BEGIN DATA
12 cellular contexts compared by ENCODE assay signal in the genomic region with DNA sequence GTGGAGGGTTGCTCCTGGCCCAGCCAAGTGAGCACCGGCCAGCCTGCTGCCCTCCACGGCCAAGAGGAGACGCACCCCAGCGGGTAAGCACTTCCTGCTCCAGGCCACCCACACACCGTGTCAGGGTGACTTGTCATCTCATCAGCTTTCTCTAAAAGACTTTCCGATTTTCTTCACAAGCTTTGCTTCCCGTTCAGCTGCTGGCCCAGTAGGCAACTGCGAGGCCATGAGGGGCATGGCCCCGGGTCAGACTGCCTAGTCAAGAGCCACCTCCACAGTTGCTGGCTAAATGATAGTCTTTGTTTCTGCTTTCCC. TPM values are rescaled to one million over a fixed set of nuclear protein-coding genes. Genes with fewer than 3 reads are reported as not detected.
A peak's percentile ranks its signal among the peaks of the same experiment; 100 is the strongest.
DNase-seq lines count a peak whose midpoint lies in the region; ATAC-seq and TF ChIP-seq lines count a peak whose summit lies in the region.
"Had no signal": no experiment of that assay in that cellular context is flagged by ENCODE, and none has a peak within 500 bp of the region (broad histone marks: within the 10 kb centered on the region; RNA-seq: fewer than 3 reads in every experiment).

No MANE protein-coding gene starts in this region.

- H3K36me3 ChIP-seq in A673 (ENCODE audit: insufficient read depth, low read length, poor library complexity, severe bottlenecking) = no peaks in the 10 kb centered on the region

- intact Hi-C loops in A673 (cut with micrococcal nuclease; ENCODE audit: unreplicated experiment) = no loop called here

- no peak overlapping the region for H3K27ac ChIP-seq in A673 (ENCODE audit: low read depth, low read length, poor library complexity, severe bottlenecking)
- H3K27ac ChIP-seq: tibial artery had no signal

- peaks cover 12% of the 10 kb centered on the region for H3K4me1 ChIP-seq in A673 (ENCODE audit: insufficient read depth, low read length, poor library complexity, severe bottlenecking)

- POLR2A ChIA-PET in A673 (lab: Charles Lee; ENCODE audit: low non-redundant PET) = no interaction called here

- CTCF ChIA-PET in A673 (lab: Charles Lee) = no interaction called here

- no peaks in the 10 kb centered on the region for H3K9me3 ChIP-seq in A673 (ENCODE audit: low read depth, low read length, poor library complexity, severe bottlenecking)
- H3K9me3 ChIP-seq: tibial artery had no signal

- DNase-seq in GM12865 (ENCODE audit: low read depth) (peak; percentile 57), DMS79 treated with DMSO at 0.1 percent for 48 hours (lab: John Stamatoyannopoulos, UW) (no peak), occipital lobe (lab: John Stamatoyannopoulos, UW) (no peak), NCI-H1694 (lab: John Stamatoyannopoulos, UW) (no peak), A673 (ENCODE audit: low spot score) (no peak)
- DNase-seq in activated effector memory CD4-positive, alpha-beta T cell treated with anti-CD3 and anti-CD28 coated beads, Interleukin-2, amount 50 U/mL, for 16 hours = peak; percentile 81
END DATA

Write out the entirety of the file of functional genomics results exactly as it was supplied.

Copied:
12 cellular contexts compared by ENCODE assay signal in the genomic region with DNA sequence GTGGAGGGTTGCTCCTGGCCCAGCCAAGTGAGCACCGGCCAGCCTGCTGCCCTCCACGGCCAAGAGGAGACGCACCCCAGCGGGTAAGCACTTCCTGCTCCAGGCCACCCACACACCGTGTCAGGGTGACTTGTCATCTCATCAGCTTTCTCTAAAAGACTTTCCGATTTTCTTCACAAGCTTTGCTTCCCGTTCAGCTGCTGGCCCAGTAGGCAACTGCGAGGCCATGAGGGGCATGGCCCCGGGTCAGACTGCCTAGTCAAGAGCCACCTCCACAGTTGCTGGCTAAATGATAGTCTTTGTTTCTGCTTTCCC. TPM values are rescaled to one million over a fixed set of nuclear protein-coding genes. Genes with fewer than 3 reads are reported as not detected.
A peak's percentile ranks its signal among the peaks of the same experiment; 100 is the strongest.
DNase-seq lines count a peak whose midpoint lies in the region; ATAC-seq and TF ChIP-seq lines count a peak whose summit lies in the region.
"Had no signal": no experiment of that assay in that cellular context is flagged by ENCODE, and none has a peak within 500 bp of the region (broad histone marks: within the 10 kb centered on the region; RNA-seq: fewer than 3 reads in every experiment).

No MANE protein-coding gene starts in this region.

- H3K36me3 ChIP-seq in A673 (ENCODE audit: insufficient read depth, low read length, poor library complexity, severe bottlenecking) = no peaks in the 10 kb centered on the region

- intact Hi-C loops in A673 (cut with micrococcal nuclease; ENCODE audit: unreplicated experiment) = no loop called here

- no peak overlapping the region for H3K27ac ChIP-seq in A673 (ENCODE audit: low read depth, low read length, poor library complexity, severe bottlenecking)
- H3K27ac ChIP-seq: tibial artery had no signal

- peaks cover 12% of the 10 kb centered on the region for H3K4me1 ChIP-seq in A673 (ENCODE audit: insufficient read depth, low read length, poor library complexity, severe bottlenecking)

- POLR2A ChIA-PET in A673 (lab: Charles Lee; ENCODE audit: low non-redundant PET) = no interaction called here

- CTCF ChIA-PET in A673 (lab: Charles Lee) = no interaction called here

- no peaks in the 10 kb centered on the region for H3K9me3 ChIP-seq in A673 (ENCODE audit: low read depth, low read length, poor library complexity, severe bottlenecking)
- H3K9me3 ChIP-seq: tibial artery had no signal

- DNase-seq in GM12865 (ENCODE audit: low read depth) (peak; percentile 57), DMS79 treated with DMSO at 0.1 percent for 48 hours (lab: John Stamatoyannopoulos, UW) (no peak), occipital lobe (lab: John Stamatoyannopoulos, UW) (no peak), NCI-H1694 (lab: John Stamatoyannopoulos, UW) (no peak), A673 (ENCODE audit: low spot score) (no peak)
- DNase-seq in activated effector memory CD4-positive, alpha-beta T cell treated with anti-CD3 and anti-CD28 coated beads, Interleukin-2, amount 50 U/mL, for 16 hours = peak; percentile 81